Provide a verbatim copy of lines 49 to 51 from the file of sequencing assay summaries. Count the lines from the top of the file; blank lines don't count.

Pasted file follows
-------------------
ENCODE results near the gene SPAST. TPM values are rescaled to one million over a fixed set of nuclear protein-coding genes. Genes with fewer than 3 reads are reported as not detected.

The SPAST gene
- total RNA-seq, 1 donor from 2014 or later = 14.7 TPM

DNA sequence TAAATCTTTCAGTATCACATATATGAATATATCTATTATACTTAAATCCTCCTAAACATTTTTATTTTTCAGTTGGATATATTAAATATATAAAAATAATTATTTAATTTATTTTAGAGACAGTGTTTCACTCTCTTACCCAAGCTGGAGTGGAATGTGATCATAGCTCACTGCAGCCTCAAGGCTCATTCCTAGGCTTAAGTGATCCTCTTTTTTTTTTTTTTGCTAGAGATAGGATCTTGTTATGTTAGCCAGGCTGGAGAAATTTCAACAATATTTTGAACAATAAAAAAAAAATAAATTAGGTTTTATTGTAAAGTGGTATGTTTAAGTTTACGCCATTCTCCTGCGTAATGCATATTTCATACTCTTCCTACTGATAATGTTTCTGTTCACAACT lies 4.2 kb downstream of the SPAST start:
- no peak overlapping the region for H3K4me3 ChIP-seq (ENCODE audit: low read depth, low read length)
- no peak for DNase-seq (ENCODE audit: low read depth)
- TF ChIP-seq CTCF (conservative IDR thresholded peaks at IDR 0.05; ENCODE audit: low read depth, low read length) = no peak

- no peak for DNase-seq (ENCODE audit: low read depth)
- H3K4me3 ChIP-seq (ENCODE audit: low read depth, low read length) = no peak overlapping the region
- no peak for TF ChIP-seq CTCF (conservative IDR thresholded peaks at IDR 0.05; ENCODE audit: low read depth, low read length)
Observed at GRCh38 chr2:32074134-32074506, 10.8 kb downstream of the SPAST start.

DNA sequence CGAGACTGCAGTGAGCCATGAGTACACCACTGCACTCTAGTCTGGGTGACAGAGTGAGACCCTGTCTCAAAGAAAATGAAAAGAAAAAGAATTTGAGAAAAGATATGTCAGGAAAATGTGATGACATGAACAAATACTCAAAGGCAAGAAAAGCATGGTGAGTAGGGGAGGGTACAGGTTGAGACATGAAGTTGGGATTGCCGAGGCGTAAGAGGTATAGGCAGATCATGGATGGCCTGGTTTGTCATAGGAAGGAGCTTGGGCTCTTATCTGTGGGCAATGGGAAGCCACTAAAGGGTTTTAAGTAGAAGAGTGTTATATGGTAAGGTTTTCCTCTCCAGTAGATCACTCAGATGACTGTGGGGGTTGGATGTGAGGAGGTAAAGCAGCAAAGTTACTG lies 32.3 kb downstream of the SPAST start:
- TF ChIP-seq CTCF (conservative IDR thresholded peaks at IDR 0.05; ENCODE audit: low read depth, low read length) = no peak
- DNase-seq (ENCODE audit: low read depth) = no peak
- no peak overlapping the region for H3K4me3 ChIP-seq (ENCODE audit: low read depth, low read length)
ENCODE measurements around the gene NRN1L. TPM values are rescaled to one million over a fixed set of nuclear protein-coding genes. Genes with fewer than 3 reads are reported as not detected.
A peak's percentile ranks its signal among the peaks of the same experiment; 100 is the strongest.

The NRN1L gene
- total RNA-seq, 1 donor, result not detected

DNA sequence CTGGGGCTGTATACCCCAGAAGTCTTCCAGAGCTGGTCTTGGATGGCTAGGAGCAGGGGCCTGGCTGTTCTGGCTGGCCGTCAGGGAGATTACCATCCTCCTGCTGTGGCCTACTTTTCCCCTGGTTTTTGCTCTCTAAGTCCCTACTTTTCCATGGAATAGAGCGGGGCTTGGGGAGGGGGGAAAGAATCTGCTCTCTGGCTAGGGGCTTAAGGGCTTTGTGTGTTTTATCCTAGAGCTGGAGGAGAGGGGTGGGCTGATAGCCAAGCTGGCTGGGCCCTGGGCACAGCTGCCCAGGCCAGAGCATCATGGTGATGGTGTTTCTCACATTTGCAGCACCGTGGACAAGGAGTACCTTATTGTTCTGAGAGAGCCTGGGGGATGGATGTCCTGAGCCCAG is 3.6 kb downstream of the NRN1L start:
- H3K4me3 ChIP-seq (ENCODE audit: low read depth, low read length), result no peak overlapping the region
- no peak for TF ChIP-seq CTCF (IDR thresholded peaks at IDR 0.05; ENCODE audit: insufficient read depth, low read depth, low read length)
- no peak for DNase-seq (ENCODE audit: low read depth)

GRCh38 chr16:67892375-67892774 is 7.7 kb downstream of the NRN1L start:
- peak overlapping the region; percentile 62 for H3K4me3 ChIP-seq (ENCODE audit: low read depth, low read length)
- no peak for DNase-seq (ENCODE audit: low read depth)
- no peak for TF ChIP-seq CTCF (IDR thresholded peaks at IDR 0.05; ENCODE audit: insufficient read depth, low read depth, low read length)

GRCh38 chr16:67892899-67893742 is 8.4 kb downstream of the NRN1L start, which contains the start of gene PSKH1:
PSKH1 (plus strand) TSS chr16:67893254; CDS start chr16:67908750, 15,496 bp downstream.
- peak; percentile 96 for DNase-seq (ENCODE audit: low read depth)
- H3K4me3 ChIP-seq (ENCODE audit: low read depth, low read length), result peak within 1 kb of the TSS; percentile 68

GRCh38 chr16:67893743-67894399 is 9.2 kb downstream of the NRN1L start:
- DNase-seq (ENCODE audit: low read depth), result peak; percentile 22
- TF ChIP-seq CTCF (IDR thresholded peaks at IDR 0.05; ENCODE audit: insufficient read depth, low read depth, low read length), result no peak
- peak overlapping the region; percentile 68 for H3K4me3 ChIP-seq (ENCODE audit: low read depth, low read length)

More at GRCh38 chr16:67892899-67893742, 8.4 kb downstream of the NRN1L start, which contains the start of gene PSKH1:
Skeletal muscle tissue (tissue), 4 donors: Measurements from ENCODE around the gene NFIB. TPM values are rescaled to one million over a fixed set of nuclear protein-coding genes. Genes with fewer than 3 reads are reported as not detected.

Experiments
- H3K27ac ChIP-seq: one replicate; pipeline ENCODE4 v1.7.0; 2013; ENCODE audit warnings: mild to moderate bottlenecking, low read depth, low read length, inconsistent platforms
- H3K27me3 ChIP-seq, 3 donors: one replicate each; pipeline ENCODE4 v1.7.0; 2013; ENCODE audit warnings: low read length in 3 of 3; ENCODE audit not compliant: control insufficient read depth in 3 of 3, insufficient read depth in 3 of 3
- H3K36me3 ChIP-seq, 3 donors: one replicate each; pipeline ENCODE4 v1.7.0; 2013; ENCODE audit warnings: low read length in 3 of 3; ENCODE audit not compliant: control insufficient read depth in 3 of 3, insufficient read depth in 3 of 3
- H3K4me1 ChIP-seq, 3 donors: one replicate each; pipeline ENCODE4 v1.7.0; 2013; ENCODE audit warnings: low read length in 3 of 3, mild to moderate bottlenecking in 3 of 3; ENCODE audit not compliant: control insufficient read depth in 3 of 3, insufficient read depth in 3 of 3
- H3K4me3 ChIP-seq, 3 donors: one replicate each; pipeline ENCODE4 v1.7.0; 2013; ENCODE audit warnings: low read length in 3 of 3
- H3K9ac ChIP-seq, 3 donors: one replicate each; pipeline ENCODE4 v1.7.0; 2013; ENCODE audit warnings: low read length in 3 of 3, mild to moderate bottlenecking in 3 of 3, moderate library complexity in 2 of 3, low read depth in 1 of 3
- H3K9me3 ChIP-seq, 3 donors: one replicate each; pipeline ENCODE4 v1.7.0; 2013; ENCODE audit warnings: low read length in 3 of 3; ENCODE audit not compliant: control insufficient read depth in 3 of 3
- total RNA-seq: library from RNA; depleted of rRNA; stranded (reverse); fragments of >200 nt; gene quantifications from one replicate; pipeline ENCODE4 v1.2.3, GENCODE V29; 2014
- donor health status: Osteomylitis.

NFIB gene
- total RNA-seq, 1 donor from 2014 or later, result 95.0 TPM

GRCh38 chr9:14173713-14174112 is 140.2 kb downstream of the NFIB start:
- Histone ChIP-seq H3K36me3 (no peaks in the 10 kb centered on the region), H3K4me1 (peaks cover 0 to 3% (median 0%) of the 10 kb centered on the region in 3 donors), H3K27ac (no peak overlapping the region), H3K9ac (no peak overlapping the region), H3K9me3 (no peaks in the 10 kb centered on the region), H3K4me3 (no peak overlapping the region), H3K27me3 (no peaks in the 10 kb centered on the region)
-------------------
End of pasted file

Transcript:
- total RNA-seq, 1 donor from 2014 or later, result 95.0 TPM

GRCh38 chr9:14173713-14174112 is 140.2 kb downstream of the NFIB start:
- Histone ChIP-seq H3K36me3 (no peaks in the 10 kb centered on the region), H3K4me1 (peaks cover 0 to 3% (median 0%) of the 10 kb centered on the region in 3 donors), H3K27ac (no peak overlapping the region), H3K9ac (no peak overlapping the region), H3K9me3 (no peaks in the 10 kb centered on the region), H3K4me3 (no peak overlapping the region), H3K27me3 (no peaks in the 10 kb centered on the region)